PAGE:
These are some pretty basic (and bad) representations of food webs, defined only by colored rings around certain species that represent which species are preying upon them, without any regard for the nuances of how different predators would prey on the same organism, and how they may or may not compete.

Here I get into some ideas on nutrient/compound flow. This patch has certain amounts of different compounds both in the soil and the air, which are then stored in the producers who use them to grow, and then in the consumers who eat them, and so on. The energy produced by producers can only go so far and dies with the apex predators, while the flow of nutrients is fully cyclical: every organism here “creates” extra food sources for carcasses and (if applicable) waste, however only the blue apex predator’s is shown due to lack of space in this totally cramped diagram. Carcasses and waste would be eaten by decomposers, cycling the compounds back into the environment.

I also wondered how agents would be treated, and assumed they would just break down (during decomposition?) instead of endlessly bioaccumulating.

I quickly decide I’m getting ahead of myself, before immediately pursuing the idea further.

The cycle starts at the sun. Each patch has a total input amount of sunlight, representing how much light hits the entire surface of the patch in total. Some of this energy is harnessed by producers in the patch, based on their number, size, and how much light they reflect/absorb. The remainder is lost, either hitting non-productive parts of the ecosystem (like barren soil or a non-producer) or being reflected by producers.

Our producers take in sunlight, as well as vital compounds from the compound pool, both from the soil and the air. A majority of their gross energy intake is used up in respiration and lost through heat (forest green arrow turning red), while some of the net energy (lime green arrows) remains unexploited in detritus (lime green turning beige – the color may be misleading, these arrows still hold energy!), either in waste left by the organism due to imperfect digestion of material, or carcasses of the organism itself. (Detritus may be a confusing word for what I’m referring to, though I heard it technically applies?)
The remainder of that, probably about 10% of the input, is free for predators to consume, and this becomes their gross energy intake, and so on.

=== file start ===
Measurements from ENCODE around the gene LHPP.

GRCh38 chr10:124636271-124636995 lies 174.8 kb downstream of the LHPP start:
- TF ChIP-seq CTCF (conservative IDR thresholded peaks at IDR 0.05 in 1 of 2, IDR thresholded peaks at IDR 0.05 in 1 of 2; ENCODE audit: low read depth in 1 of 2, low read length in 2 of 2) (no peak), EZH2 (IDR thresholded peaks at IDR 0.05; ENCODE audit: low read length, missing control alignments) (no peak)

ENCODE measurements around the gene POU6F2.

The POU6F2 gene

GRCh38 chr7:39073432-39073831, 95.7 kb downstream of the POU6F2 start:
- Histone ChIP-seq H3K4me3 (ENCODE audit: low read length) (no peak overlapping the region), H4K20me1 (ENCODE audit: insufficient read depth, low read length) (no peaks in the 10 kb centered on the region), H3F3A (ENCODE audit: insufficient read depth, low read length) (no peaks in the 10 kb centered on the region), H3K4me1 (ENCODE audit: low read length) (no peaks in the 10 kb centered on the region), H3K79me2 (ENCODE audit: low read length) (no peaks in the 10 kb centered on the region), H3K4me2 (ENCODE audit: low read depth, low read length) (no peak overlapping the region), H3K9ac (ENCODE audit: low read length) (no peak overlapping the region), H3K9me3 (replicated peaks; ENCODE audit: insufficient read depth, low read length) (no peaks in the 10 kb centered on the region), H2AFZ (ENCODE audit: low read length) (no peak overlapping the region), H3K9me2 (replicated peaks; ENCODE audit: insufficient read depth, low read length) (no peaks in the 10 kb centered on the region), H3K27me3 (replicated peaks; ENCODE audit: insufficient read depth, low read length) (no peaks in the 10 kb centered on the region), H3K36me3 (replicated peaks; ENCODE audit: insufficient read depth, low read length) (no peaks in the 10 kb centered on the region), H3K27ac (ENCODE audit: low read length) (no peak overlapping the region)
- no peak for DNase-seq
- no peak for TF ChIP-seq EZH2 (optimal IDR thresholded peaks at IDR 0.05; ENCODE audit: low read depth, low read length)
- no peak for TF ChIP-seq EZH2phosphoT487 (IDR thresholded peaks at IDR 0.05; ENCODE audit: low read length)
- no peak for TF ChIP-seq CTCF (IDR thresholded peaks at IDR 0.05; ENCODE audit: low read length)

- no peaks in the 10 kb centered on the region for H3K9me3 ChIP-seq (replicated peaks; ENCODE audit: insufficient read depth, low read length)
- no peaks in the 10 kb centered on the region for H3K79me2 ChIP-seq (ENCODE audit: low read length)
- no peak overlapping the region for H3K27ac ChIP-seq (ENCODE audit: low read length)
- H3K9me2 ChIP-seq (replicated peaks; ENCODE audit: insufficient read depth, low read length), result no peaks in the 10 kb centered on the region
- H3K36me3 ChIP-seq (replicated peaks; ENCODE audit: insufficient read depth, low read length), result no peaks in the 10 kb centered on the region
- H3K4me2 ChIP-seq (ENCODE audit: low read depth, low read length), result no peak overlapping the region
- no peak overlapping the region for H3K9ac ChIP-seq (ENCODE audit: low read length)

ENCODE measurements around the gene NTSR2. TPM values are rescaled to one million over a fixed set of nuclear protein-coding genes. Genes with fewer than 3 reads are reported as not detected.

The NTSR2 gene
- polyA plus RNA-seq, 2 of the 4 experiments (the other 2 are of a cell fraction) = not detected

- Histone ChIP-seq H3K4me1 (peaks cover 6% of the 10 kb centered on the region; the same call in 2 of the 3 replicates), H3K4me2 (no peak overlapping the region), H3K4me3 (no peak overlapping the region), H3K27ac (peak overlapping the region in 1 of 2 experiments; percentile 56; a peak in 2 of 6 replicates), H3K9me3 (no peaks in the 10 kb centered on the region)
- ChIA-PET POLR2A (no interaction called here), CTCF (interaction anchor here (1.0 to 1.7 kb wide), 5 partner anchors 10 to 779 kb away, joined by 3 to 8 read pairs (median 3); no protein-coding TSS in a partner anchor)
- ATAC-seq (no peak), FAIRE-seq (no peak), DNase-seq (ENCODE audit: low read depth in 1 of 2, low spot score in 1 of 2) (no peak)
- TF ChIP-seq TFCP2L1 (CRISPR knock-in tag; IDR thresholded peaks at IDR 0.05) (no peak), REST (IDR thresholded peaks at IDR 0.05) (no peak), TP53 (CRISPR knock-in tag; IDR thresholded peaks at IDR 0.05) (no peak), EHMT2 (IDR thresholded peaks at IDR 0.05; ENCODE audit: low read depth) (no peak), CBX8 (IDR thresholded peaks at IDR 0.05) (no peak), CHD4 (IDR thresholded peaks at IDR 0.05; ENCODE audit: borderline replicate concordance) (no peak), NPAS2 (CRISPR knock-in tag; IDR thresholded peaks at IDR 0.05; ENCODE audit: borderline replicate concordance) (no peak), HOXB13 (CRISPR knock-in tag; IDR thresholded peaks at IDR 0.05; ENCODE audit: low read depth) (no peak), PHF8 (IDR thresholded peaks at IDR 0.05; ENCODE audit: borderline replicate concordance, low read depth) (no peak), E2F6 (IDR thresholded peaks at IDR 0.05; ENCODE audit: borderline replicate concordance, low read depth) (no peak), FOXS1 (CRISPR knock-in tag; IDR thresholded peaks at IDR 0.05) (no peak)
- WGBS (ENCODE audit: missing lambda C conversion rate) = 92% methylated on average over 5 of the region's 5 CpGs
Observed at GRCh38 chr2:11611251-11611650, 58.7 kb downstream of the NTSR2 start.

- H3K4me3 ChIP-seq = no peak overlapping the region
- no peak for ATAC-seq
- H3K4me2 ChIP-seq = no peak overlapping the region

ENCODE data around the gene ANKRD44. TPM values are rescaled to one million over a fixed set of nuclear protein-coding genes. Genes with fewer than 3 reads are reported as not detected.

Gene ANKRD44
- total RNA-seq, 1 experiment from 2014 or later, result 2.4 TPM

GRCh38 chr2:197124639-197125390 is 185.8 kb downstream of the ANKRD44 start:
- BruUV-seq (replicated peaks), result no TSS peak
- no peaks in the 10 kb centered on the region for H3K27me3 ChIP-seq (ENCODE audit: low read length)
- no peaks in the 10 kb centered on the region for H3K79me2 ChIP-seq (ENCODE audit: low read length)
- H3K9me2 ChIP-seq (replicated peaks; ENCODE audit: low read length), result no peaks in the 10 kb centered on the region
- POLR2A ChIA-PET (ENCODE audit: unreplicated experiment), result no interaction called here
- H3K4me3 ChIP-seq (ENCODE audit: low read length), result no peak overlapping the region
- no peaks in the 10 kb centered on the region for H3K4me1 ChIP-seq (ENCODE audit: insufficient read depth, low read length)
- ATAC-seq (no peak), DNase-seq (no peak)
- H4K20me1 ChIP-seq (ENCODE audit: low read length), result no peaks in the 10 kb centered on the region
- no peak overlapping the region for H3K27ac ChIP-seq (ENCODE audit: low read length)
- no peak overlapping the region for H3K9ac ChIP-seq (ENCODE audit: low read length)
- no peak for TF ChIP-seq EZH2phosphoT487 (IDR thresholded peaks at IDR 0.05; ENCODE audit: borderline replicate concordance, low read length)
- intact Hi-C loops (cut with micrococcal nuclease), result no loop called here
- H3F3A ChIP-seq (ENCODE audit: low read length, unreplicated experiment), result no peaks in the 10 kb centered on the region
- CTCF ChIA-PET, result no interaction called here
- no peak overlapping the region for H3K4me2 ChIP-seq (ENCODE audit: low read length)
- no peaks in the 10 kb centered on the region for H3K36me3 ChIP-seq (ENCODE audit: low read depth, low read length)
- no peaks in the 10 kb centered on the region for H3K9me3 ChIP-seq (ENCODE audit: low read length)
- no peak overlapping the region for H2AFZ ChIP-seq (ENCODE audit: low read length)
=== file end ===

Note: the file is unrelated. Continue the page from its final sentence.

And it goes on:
Note how the energy and compounds arrows are almost always paired together past the producers, as consuming any organic food source will also grant the consumer the nutrients present in it.

Nothing consumes living apex predators, so all of its net energy becomes detritus, which accumulates with the detritus of all other species in this patch, alongside it and the others’ compounds, which all goes straight to the decomposers. Nothing eats the decomposers in this patch, so all of their energy that isn’t lost as heat turns into detritus, which feeds into the total detritus pool, eventually cycling back to them.
Also note the transparent detritus arrows representing marine snow, if it existed in this patch (which it doesn’t). It comes in, some of it is able to be utilized, and the rest disappears (into another patch!)

Please note the incompleteness of this concept! It only represents a limited food chain, and I haven’t considered how things might work with a full food web. Also note the lack of any scavengers whatsoever.
Also there may be multiple, more specialized decomposers rather than one species that eats everything, however they should be quick to evolve to take advantage of any unexploited detritus, leaving hopefully nothing undecomposed in most developed ecosystems
I haven’t thought about what might happen if no decomposers exist in an environment. Nutrients in the soil may slowly be drained. (though how soil got there without decomposers in the first place is a bit questionable – see the “ecosystem formation” section in my previous post)…Would concentrations disappear over the course of several generations? Would the effects of this infertility start to take effect as soon as the generation where producers take root in the environment?

Here’s a multi-patch view of the movement of marine snow! Its ideas are similar to the previous diagram, except now each colored circle represents a patch, and the heart, its entire ecosystem.

The Epipelagic (topmost patch) is by far the most productive patch, producing the vast majority of the energy used in this water column, with the dim Mesopelagic just below it being a very distant second.

(The producers in) its ecosystem take in sunlight and compounds dissolved in the water (from the compound pool – same idea as last time, just with no soil). Most of the energy and compounds in the ecosystem flow normally, like shown earlier – most of it is lost as heat, the rest goes through its food web until reaching the apex predators, and most of the detritus is consumed by decomposers (and scavengers!), its compounds cycled back into the environment.
However, some of this detritus gets loose, represented by the compound and detritus arrows (purple and beige) splitting off and heading down into the Mesopelagic.

The Mesopelagic produces some of its own energy from the remaining sunlight, but it also gets a very small amount of its energy from some of the marine snow dropping down from above while their waste contributes to the remainder.

The Bathypelagic patch below it is unable to produce any energy, however it is still unable to sustain some life due to having even more marine snow than the Mesopelagic patch had to work with.